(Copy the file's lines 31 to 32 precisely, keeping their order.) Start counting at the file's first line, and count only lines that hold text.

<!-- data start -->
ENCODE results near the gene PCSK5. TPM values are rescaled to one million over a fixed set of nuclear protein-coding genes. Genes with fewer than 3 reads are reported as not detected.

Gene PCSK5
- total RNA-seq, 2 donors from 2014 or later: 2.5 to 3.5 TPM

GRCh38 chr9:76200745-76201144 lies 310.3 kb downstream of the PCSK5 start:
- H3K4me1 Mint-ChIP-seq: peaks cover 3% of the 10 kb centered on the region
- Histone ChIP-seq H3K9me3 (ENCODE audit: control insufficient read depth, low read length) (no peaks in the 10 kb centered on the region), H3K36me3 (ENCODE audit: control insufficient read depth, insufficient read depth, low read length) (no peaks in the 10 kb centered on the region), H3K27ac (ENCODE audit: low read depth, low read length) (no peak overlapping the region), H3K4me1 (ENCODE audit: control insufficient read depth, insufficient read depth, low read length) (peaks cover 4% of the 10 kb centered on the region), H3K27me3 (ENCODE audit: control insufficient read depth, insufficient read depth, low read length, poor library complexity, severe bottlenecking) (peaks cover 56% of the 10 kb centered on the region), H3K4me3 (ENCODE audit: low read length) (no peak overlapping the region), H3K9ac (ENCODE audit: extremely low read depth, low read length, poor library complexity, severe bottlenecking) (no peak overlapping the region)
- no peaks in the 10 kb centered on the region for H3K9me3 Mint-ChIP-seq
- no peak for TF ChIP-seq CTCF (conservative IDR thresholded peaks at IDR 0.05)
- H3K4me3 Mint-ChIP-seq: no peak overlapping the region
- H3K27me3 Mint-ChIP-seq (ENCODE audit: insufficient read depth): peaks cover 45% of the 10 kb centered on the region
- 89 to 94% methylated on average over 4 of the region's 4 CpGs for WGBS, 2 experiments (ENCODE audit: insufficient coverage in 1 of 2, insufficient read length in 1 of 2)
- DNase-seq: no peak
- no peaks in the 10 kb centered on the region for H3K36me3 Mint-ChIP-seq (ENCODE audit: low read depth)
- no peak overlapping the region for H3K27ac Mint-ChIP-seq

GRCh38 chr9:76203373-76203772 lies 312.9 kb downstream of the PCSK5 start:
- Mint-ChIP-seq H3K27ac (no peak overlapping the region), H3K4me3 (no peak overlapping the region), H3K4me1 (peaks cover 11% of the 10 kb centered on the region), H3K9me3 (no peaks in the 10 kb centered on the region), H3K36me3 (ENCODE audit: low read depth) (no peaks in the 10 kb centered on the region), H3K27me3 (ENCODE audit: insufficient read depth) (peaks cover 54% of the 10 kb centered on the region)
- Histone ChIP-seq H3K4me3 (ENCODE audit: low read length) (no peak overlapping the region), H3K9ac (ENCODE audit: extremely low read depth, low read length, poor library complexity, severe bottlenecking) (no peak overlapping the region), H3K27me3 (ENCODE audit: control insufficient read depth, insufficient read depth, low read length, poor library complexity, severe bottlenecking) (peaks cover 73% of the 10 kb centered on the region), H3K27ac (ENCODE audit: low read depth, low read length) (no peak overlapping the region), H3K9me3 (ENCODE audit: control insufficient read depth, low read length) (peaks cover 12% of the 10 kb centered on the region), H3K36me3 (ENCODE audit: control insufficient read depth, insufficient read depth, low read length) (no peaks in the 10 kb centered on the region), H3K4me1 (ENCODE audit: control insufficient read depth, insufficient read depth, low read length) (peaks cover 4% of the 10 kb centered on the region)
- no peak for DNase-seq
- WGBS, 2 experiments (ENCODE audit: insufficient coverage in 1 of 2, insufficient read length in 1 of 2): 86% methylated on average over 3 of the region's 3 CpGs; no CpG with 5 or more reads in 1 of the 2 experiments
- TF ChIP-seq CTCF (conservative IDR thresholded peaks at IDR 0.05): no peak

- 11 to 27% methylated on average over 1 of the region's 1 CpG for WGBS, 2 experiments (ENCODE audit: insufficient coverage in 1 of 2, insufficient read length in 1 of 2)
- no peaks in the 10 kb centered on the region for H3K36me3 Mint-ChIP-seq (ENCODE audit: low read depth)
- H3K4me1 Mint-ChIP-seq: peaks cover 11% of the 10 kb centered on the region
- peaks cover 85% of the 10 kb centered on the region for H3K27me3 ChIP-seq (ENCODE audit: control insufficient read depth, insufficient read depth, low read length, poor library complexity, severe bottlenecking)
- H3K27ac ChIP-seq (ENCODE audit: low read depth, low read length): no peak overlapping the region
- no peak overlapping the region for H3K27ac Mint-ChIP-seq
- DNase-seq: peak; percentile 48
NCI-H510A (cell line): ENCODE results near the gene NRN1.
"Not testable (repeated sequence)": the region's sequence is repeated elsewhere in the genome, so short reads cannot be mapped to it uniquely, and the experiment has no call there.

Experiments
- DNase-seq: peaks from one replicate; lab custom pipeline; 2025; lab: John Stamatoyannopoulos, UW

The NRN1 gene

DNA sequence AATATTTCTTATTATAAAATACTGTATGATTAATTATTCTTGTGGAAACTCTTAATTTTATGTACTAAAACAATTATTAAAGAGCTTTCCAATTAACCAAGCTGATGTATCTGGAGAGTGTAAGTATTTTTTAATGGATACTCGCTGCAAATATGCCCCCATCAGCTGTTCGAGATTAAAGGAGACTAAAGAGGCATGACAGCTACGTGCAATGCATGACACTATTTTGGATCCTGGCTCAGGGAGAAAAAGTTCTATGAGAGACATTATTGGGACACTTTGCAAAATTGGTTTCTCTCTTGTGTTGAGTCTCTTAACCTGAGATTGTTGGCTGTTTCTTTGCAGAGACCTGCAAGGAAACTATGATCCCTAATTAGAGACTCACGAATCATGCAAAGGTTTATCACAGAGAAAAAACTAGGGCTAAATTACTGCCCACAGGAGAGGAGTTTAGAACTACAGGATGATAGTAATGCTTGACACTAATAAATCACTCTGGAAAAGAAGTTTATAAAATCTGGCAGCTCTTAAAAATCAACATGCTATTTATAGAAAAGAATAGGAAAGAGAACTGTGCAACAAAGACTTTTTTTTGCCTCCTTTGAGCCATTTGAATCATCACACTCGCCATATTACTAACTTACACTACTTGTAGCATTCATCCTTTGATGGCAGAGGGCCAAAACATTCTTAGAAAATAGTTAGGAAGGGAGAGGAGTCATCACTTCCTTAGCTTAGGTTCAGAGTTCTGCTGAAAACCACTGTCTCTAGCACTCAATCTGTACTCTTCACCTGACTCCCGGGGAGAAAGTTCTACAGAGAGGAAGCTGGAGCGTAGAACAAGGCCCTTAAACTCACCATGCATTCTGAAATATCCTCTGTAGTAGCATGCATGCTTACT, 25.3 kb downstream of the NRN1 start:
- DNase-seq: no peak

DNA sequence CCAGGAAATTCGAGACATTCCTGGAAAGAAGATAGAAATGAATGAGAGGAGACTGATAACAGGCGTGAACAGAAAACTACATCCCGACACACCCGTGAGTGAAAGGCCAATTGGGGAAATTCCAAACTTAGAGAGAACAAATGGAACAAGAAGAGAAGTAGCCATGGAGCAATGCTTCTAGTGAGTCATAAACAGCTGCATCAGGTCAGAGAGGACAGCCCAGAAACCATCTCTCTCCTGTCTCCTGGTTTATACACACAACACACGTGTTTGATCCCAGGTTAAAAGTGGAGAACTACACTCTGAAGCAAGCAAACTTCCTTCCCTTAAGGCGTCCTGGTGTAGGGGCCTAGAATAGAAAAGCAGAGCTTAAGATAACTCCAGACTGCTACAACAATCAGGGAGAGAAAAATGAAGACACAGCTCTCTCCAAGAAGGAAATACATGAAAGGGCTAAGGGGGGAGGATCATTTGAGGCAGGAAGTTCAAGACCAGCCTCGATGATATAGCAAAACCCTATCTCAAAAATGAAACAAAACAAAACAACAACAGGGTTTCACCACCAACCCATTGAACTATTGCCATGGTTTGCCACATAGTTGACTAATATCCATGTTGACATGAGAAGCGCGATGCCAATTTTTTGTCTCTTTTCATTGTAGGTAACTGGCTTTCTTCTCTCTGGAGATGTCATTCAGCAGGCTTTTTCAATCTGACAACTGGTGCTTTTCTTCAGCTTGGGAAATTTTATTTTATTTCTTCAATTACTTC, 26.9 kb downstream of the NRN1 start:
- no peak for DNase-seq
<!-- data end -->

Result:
- DNase-seq: peaks from one replicate; lab custom pipeline; 2025; lab: John Stamatoyannopoulos, UW

The NRN1 gene